Walkthroughs not effective community policing

When Security first acknowledged that it would conduct walkthroughs of Williams dorms this fall, it was argued that this was just one facet of “community policing,” a term that has become a buzzword in law enforcement. In a recent Housing Committee meeting and in today’s interview with the Record, Williamstown Chief of Police Arthur Parker echoed this “community policing” term and explained the philosophy behind it. We at the Record fully agree with the principles of this new form of policing, but disagree that this is a legitimate rationale for entering student residences without proper cause.

Community policing is, in and of itself, an important concept, and it is heartening to see the police department taking steps to make it more than merely a platitude. Just by attending a Housing Committee meeting and sitting down for a Record interview, Chief Parker has taken the first few steps in working on relations between students and the police department.

This hits upon the most important aspect of community policing: maintaining and fostering the often strained relationship between the College and the town. Parker acknowledges that “95 percent” of his work is not typical cops and robbers-type stuff; the job is more about community relations and cooperation than it is about arrest rates and apprehensions.

This is not to suggest that the police department should prostrate itself to the College or be stripped of its ability to uphold and enforce the law. But it goes without saying that all parties concerned – students, police, administration and town residents – benefit from a relationship that stresses instruction over intimidation. Too often, police officers remain distant figures who students recognize only as “bad guys;” by sitting down for meetings or even smiling at strangers, Parker helps to alleviate this problem.

This general philosophy of community policing brings the police department closer to the role that Security plays, and, in doing so, bodes well for the future of relationship between the two bodies. It would be an equally positive step, though, for the police to refrain from committing the much-debated walkthroughs, which – well-intentioned as they may be – misconstrue the message of community policing in a potentially harmful fashion.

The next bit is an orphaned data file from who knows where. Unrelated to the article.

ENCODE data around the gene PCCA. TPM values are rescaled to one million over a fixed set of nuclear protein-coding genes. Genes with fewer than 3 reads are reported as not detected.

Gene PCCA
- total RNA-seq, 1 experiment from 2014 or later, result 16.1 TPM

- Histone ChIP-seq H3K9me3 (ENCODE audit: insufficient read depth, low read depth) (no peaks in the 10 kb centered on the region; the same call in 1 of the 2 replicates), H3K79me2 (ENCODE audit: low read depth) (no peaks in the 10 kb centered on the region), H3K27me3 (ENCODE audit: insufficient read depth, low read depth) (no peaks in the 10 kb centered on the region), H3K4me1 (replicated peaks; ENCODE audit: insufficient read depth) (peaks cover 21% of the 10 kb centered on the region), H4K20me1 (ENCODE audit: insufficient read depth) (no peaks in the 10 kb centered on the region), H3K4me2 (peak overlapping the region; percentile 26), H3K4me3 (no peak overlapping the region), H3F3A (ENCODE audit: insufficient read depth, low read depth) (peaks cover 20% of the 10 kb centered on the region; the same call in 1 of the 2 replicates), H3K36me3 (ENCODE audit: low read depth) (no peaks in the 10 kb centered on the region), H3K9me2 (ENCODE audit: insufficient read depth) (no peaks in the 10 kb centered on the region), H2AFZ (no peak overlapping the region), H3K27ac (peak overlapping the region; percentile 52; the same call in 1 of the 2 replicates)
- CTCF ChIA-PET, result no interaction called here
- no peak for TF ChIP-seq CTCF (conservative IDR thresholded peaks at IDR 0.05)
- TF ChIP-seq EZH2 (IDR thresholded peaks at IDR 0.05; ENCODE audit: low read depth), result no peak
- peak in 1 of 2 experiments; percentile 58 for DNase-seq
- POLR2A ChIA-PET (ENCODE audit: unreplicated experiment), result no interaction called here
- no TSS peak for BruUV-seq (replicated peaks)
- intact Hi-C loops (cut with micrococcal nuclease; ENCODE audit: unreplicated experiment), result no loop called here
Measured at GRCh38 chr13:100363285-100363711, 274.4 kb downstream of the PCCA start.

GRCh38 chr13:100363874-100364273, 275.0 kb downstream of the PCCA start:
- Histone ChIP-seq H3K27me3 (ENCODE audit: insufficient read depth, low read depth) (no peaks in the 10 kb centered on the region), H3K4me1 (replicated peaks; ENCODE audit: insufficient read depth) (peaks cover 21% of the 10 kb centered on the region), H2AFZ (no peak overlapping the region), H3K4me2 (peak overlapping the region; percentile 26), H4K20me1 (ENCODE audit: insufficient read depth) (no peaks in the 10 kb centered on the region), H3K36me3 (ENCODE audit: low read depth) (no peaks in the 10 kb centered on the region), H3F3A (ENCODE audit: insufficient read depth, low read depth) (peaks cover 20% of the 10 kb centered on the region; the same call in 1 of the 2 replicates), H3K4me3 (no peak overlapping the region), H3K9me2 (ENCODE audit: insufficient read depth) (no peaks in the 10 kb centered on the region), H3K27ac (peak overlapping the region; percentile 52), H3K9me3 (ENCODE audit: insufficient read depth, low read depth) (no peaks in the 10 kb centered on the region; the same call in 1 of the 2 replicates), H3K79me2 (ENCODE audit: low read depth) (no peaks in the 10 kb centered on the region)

The point is simple but important: as college students, we have reached an age when we must take responsibility for our actions. The relative freedom that a dorm room provides is integral to the social self-policing that should be an essential part of the collegiate learning experience.

With this responsibility comes a certain amount of pressure. Particularly egregious and harmful examples of underage drinking and drunk driving, for example, are sufficiently dangerous both to the College and the town as to justify decisive police action. As guardians of the law and the town, it is important that the department be able to intervene when students get in a car drunk.

The potential for irresponsible behavior, though, is not sound justification for dorm walkthroughs. Why not? Because, as policy, they breed mistrust, even antipathy. Just as the police need to be given a reason to have faith in students, students need to believe that the police are working objectively. Just like all other citizens, college students should be given the benefit of the doubt, and walkthroughs remove that benefit by implicitly assuming that illegal activities are going on.

There are better options for fostering a sense of community, such as continuing to encourage discourse with students and making the department’s operations less opaque. There are also better routes to effective policing, like cracking down on drunk driving. Walkthroughs are not the answer on either front.

But community policing as a generalized concept might help solve many of the problems currently facing the department and the College. We commend Chief Parker and the department for taking what may prove to be valuable step towards a more successful coexistence.